Open tomatoes and pour, with juice, into a large bowl and mash with a potato masher until the tomatoes are uniformly chunky.

In a large skillet or sauté pan, cook sausage until browned and crumbly. Drain all fat. (At this point I put the sausage into the food processor fitted with the metal blade and chop it evenly.) Return the sausage to the pan. Add garlic, 1 tablespoon parsley flakes, basil, 1½ teaspoons salt, tomatoes and juice, and tomato paste. Stir to combine.

Simmer, uncovered, for 30 minutes. Stir occasionally.

While sauce is simmering, prepare lasagna noodles according to package directions. Rinse with cold water and place noodles on a clean dishtowel and pat dry. Cover with a towel until ready to use.

In a large bowl, combine ricotta cheese, eggs, 2 teaspoons salt, pepper, 2 tablespoons parsley flakes, and Parmesan cheese. Mix to blend all completely.

To assemble lasagna, lightly grease or spray lightly with vegetable spray a deep 9- x 13-inch baking dish or lasagna pan. Place a layer of noodles on the bottom of pan. Spread ½ of the ricotta cheese mixture over noodles, next cover with mozzarella cheese slices, followed by half the tomato sauce mixture.

Repeat layers. Cover tightly with foil and bake in preheated 375º oven for 30 to 40 minutes. Remove from oven and arrange triangles of mozzarella cheese on top. Recover with foil and let stand 10 to 15 minutes before serving. The standing time allows the lasagna to set up slightly, which will make it easy to cut into squares.

"As a girl I had zero interest in the stove." - Julia Child
This is real inspiration. Look what Julia became!
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Old 10-26-2006, 03:24 PM   #38
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yum! Thanks, Katie!!!!
French food I don't think of that as ethnic, but I think of lots of butter and cream, really rich food, prepared with some intricate techniques.
Interestingly, that is only food from a very small region of France -- Normandy -- OR really bad, touristy food! French food is not really about "intricate" techniques, but very specific ones, which translates to the casual American style as "intricate." Good French food is almost as simple as good Italian food.... and it is also about fresh, local ingredients.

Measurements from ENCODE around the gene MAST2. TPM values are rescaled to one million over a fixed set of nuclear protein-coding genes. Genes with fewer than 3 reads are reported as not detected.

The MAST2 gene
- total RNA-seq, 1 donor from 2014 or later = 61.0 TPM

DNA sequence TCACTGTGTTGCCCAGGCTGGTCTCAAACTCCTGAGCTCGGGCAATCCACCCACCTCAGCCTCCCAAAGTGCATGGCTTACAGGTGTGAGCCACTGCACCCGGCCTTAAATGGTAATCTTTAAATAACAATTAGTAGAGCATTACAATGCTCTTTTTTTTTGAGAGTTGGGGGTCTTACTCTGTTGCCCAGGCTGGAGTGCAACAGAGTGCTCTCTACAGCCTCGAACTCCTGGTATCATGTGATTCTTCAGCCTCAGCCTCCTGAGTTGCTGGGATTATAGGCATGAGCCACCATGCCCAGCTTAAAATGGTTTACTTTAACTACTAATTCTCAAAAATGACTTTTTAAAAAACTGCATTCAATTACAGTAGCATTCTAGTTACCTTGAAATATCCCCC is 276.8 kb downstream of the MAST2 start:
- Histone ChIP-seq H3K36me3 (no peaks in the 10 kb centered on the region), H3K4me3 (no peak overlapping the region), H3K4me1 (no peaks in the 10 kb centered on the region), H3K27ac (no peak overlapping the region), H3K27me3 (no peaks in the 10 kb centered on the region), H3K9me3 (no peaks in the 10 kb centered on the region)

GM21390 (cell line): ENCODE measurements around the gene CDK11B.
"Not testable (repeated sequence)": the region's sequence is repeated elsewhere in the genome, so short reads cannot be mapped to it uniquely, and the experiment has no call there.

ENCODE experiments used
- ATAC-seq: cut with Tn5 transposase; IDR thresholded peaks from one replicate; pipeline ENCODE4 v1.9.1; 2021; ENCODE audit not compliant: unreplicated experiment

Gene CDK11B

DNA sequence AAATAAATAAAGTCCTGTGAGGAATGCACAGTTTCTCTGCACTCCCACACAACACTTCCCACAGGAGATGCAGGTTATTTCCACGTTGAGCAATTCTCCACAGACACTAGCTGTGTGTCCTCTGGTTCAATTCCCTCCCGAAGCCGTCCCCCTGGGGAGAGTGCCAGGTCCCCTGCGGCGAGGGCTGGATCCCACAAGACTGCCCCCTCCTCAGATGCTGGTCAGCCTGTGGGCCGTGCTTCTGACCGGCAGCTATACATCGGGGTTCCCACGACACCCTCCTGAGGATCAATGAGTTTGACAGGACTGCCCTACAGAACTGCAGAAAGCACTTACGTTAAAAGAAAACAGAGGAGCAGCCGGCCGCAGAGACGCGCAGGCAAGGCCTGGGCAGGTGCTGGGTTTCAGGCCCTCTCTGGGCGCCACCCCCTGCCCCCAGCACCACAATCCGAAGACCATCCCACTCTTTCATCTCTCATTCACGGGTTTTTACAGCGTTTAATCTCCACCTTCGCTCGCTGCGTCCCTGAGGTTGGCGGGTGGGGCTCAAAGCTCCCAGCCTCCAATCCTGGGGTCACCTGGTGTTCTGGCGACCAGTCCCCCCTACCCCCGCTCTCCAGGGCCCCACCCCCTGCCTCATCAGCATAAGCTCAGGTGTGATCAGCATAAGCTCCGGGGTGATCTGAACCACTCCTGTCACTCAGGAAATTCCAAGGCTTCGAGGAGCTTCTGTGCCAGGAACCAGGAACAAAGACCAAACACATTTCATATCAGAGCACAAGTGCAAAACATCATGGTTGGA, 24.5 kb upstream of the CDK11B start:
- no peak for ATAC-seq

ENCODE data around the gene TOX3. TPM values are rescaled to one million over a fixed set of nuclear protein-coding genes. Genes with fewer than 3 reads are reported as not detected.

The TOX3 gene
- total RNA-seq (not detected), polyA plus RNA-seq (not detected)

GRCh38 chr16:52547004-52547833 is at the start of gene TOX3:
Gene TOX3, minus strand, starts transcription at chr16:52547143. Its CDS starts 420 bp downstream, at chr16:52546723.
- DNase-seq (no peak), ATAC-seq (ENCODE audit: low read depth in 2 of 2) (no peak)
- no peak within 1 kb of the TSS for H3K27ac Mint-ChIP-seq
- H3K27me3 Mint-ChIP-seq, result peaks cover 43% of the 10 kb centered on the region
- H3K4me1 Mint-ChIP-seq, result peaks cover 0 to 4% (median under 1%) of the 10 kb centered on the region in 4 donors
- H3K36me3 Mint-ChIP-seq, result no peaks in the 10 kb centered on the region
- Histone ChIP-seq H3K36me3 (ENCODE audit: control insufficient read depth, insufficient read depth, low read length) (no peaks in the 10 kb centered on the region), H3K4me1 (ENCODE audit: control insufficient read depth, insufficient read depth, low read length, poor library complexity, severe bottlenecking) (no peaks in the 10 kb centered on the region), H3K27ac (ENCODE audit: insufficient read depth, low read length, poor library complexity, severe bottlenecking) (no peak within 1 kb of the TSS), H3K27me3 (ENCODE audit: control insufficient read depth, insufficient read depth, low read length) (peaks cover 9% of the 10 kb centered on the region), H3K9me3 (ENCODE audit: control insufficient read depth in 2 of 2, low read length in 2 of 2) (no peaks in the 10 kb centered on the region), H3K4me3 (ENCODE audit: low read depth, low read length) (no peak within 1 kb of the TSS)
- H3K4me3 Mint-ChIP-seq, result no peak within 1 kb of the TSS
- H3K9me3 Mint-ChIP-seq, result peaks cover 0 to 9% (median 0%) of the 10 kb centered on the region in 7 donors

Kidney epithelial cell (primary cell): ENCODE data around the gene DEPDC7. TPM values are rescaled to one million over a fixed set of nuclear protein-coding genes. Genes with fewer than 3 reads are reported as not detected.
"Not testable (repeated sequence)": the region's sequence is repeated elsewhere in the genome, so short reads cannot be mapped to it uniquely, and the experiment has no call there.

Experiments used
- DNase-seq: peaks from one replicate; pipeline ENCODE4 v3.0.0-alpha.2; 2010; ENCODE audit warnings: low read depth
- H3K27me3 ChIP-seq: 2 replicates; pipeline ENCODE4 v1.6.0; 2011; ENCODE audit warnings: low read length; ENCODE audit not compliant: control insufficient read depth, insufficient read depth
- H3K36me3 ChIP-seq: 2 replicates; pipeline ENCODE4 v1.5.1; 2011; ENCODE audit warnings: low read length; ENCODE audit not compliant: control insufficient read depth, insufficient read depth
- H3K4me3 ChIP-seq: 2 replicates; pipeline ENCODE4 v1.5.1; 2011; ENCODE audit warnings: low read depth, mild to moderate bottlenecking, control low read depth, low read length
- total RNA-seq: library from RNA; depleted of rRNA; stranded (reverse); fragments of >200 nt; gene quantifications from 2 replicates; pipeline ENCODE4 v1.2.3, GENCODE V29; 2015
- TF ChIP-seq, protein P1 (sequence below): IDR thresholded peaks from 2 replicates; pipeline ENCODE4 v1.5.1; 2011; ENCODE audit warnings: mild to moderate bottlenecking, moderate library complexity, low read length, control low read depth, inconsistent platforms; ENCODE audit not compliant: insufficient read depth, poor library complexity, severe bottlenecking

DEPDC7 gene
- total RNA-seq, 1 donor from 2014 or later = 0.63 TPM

We've learned a lot about regional Italian food over the past 10 or so years, but for some reason, Americans aren't really interested in the regional food of France, until about 10 years ago when Provence became "hot." Go firgure!
Wine is the food that completes the meal.
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Old 10-26-2006, 04:00 PM   #39
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When I think of the food of the region in the south of france that was our summer home for many years I think of simply beautiful meals. Simple being the operative word. My mother and my sister and her kids left for there today, and on sunday they will go to my favourite restaurant where I know what they will eat, its a no choice menu that changes seasonally but the same things are served this autumn as were searved ten years ago. Among the seven courses of simply prepared food will be a mushroom tart, a crisp green salad, and perfectly roasted duck. Not fancy or intricate but perfection!

I think that patisserie and restaurans in Paris are fussier, just as are many in London, Milan and many major cities where good food vies with fashion to retain custom.

Butter, cream, and rich food have their place, but I am grateful for that!
In omnibus amor et iustum
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Old 10-26-2006, 04:02 PM   #40
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And some of the local cuisine of various areas of France is amazing.... not just the provencal stuff... what about Languedoc or Alsace (bit heavy for my tastes!) or....... the choices are endless!